Having people tell you that your idea sucks, hurts. Plain and simple, that is not a good feeling as a startup or as a person with an idea in general. On the other hand, people telling you that your idea is great but not actually meaning it is much, much worse. While it may feel good to hear that the work you are doing is ‘cool’ or “yeah, I’d buy that”. This false sense of validation can crush your business and have you investing in a product that no one actually wants, they just wanted to make you feel better.
When you and your company are in the idea validation phase you must look past all the bad and biased data. These can come from the people that will be more likely to support your endeavors and projects because they like you as a person. Take This Example from The Mom Test by Rob Fitzpatrick; “There are three types of bad data: Compliments, fluff (generics), and ideas” To clarify, ask the right questions and the right people to avoid these types of response because they can skew your results and make them look better than they actually are. Asking the right people the right questions will provide you with answers and supporters who will actually help to validate your ideas with proper feedback and useful data.
At the end of the day, the goal is to see if your idea is actually valid and worth pursuing. It all comes down to the questions you ask and who you ask them to.
Asking the correct questions is the first step to validating your idea in the proper way. Not only do you have to ask yourself questions to keep yourself on track, but the feedback that isn’t biased is vital to the way you move forward in the development process.
Having the correct kind of validation is very important to ideas in the development phase. For most people, they love to hear that their idea is great, or that people can’t wait to hear about it, but all that feedback does it temporarily make you feel good, it doesn’t progress the business.
When you do get actual support from people who will invest in your project or business that’s when you will see real growth. When you ask close-ended questions such as “is this good?” or “do you like my idea?” it traps people into feeling obligated to provide you positive feedback out of fear of hurting you. Instead some questions you can ask to get better results are “How do you currently solve this problem” or “Is this problem something you would pay to solve or have fixed?” Those questions will produce results and generate ideas and useful feedback that will excel your business past the validation phase because you can now see there is a need for something and that people would be willing to pay for a solution. And that’s where you come in.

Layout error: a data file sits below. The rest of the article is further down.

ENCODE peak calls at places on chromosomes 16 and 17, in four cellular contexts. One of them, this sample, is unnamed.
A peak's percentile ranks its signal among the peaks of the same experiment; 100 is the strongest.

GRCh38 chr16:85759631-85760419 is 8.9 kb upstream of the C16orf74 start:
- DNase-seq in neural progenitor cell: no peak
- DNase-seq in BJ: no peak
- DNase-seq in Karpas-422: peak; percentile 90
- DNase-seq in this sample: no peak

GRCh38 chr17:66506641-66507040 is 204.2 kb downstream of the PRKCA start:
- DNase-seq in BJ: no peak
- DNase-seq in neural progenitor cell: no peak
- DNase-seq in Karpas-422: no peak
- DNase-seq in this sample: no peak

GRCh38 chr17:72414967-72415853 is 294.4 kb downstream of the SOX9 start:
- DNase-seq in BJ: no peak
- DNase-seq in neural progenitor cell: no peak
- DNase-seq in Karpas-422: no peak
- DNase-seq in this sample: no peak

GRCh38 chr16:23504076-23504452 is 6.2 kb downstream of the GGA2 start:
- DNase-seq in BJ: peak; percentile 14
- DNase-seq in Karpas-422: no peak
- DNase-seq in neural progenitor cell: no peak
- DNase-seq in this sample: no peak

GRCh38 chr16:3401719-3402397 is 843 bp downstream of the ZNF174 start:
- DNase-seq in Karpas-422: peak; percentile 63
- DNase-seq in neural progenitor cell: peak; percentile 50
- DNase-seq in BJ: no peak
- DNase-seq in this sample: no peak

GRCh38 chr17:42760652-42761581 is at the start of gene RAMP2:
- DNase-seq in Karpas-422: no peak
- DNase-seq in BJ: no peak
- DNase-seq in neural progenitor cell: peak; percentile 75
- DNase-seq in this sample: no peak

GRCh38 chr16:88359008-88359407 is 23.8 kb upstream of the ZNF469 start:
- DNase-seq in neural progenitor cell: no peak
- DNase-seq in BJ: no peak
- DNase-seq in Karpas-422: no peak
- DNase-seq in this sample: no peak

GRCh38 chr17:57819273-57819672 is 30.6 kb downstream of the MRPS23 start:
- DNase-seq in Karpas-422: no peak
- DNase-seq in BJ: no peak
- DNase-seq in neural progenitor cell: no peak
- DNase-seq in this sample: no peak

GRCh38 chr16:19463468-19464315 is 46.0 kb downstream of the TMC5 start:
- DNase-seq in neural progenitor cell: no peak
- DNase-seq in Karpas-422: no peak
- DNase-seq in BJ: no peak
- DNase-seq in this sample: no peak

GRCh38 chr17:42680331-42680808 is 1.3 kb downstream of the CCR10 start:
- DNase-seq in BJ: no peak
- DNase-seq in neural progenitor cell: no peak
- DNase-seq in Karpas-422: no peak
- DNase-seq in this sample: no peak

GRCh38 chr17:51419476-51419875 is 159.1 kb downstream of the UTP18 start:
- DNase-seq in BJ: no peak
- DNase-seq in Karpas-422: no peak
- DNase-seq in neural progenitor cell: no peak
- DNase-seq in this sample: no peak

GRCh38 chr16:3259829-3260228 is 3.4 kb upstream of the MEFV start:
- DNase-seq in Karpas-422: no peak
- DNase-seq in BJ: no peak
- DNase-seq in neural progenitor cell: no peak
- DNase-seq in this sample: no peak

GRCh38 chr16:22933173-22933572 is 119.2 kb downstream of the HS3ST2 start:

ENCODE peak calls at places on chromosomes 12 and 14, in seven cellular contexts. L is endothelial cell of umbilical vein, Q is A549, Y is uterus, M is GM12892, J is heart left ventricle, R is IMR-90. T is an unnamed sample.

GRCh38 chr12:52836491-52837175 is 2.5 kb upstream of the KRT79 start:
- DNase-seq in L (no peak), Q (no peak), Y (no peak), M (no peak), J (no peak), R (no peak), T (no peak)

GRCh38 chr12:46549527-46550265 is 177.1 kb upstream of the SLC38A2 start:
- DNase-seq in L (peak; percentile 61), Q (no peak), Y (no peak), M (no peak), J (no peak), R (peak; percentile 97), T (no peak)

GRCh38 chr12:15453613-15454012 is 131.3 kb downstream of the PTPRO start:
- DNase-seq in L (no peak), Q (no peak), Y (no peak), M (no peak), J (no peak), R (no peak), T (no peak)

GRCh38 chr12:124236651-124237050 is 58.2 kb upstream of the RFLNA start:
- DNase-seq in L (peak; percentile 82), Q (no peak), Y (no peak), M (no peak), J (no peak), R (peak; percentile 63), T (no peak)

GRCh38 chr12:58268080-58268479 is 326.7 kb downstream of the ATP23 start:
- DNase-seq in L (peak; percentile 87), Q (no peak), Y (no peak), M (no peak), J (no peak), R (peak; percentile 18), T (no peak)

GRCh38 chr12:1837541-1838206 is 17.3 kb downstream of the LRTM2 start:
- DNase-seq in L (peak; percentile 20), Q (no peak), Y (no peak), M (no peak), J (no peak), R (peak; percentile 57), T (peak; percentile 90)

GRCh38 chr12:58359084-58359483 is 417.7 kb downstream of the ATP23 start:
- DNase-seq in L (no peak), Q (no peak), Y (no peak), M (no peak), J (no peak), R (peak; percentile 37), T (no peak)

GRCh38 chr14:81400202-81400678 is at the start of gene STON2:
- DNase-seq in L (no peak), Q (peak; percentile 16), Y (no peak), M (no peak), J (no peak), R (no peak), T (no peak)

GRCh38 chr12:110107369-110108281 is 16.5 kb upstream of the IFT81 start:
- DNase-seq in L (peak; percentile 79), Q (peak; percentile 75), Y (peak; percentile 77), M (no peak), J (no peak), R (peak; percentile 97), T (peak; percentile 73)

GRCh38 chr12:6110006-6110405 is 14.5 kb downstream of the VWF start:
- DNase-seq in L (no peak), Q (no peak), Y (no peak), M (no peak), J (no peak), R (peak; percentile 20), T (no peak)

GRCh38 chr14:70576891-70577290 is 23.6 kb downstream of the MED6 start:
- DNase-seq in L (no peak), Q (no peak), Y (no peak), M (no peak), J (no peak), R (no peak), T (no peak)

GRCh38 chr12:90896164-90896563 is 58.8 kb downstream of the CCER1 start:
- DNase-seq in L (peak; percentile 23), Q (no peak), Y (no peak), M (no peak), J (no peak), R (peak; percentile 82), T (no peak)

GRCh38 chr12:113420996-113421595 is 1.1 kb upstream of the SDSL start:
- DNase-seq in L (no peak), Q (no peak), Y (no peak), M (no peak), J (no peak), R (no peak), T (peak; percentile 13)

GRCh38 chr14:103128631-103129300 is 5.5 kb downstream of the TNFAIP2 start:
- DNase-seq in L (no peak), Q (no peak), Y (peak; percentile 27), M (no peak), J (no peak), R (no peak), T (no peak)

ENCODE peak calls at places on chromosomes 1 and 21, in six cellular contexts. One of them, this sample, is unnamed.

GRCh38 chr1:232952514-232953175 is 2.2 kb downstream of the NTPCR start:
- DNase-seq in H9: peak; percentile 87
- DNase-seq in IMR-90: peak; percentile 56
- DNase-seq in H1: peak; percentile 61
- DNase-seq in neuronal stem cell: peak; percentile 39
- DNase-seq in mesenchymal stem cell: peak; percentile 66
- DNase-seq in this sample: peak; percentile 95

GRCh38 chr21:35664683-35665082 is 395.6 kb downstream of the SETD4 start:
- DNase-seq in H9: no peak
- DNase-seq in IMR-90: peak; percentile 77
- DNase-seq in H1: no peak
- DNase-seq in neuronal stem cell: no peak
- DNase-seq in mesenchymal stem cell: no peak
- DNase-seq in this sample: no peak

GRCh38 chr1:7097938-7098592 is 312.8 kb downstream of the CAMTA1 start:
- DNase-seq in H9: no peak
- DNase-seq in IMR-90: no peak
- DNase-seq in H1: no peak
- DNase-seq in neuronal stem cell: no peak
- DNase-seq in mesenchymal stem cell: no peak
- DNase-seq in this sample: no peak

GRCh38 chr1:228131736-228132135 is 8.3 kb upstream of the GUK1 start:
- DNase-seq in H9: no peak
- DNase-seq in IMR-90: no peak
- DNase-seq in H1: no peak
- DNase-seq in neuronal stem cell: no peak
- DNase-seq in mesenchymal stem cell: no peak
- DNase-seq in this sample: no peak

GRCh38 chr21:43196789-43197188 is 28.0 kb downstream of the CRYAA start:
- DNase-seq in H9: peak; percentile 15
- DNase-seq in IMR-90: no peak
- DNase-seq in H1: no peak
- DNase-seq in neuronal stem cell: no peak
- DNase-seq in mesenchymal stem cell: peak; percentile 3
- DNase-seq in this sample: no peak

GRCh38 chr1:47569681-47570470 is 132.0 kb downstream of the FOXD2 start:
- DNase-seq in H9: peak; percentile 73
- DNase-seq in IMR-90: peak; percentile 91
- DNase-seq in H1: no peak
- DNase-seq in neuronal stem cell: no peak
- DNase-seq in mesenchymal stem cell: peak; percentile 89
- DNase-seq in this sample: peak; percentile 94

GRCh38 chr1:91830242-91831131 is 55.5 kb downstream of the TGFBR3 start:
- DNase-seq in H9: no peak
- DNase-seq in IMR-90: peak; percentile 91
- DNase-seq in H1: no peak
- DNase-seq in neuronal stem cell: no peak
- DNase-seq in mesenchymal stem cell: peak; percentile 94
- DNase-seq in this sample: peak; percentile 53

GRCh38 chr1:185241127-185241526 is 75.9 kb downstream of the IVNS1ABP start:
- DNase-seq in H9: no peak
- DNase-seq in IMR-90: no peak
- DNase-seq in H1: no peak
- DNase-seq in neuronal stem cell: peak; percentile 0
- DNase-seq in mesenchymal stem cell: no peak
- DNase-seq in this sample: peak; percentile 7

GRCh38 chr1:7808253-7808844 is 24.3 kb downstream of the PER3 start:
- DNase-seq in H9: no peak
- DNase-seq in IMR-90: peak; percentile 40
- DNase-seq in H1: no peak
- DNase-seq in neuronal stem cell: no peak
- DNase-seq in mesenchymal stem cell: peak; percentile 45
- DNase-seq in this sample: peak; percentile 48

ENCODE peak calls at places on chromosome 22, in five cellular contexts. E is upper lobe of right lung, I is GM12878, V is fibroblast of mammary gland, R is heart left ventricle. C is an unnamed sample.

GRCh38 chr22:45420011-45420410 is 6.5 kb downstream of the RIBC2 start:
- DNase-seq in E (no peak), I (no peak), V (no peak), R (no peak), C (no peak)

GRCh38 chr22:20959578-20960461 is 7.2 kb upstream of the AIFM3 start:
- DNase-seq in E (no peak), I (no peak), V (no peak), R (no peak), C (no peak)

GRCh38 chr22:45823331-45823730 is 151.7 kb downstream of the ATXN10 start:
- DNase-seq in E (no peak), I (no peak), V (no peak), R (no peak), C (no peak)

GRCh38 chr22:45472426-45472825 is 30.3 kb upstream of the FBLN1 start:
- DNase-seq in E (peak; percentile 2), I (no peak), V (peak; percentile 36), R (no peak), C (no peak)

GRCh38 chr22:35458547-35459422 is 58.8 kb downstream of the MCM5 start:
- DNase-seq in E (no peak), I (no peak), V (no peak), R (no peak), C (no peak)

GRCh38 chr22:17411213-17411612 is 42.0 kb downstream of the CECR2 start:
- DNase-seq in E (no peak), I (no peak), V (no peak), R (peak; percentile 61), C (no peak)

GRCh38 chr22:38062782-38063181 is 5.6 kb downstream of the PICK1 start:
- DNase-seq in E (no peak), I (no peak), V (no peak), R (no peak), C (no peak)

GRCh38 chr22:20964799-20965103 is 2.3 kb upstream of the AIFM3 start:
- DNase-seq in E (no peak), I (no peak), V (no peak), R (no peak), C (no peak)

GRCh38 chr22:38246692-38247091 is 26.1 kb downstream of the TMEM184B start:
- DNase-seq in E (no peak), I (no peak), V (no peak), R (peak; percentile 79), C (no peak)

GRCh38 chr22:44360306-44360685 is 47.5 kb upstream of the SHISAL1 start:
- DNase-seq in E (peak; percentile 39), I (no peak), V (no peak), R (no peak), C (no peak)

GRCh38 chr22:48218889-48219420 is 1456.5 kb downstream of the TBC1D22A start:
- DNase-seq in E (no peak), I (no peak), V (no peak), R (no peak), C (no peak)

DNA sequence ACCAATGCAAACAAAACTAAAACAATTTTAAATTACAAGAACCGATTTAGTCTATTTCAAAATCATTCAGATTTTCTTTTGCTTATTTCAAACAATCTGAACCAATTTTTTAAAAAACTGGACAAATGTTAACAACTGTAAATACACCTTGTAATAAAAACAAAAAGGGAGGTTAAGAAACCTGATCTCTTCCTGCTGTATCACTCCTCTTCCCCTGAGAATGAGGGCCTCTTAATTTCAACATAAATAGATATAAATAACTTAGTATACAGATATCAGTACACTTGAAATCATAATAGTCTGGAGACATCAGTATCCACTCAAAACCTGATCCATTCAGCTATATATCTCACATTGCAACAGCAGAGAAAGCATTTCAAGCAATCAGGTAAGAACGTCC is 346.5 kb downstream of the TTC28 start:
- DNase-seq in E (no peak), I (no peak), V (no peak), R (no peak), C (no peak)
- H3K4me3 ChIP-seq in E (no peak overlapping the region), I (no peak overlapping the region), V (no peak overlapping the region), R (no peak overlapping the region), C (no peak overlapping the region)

In terms of commitment, consumers must show you they are serious by giving up something valuable to them such as time or money. When people are willing to give something up that they value to solve a problem or stressor in their lives, that proves to you as the business that you can fulfill a need for people and that you will have people willing to commit to your product and business. In this phase you most likely won’t have the ability to show off prototypes or sell pre-orders, but what you can do is get a commitment by adding them to an email list or a pre-pre-order list. By doing these things you have grown your fans and gained people who want to have a part in your success because in return they will get to use your product because they see benefit in it existing.
These people can give you a false sense of support as they will never actually buy your product or service. They will create a false sense of success for you and make you feel like you are progressing and gaining fans when in reality, these people are just hanging around and not actually helping you out. While those people can be harmful, they can also be helpful by supporting your online content and sharing it to their followers.
Take your grandma for example, if she uses facebook she is going to like all your posts and comment on everything no matter what, because she’s your grandma and that’s what she does. Now say you have a facebook page for your business and you tell your grandma about it. What is she going to do? She’s definitely going to like, comment, and share all of your posts because she loves you and wants to support you ambitions and dreams even if she can’t actually help you grow or doesn’t really support what you’re doing. Grandmas are great and their support on social media is very kind and sweet but. Be careful to not let that go to your head. The real supporters are people who are willing to give up and make a sacrifice that will impact their lives as well as the life of your business. Those people are the ones who will buy into your product and support you on a more personal level and help you be successful.
To advance your ideas and business requires the right kind of people at your side. While people who may help to lift you up and make you feel good about what you are doing are great, the real strength lies in those who will show their support in more concrete ways. Seek out the people who will commit to you and your business and provide you with true validation so that you can advance and grow even bigger.